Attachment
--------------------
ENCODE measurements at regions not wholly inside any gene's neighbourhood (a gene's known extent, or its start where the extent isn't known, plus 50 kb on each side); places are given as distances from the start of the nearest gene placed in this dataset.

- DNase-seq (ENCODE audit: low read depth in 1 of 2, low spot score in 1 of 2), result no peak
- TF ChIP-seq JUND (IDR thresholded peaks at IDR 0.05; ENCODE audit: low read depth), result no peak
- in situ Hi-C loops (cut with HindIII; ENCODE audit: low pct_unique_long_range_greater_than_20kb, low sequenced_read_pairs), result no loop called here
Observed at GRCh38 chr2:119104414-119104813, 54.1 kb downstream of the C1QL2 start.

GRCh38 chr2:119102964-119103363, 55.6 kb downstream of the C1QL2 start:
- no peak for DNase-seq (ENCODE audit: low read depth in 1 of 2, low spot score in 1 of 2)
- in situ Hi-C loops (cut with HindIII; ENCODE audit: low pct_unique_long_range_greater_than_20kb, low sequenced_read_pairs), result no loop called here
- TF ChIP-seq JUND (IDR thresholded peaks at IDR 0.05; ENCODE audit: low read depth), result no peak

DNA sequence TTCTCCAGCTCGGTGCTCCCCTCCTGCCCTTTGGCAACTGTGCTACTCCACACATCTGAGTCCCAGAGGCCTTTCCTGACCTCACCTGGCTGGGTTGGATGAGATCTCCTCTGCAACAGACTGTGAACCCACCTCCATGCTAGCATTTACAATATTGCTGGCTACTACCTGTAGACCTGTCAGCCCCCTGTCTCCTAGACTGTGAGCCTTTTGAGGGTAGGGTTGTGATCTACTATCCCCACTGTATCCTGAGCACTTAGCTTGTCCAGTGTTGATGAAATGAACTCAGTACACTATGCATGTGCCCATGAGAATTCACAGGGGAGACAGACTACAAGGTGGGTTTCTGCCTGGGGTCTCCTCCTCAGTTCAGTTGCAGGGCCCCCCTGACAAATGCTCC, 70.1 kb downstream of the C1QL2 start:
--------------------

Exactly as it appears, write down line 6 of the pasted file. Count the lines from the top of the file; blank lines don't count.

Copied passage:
GRCh38 chr2:119102964-119103363, 55.6 kb downstream of the C1QL2 start: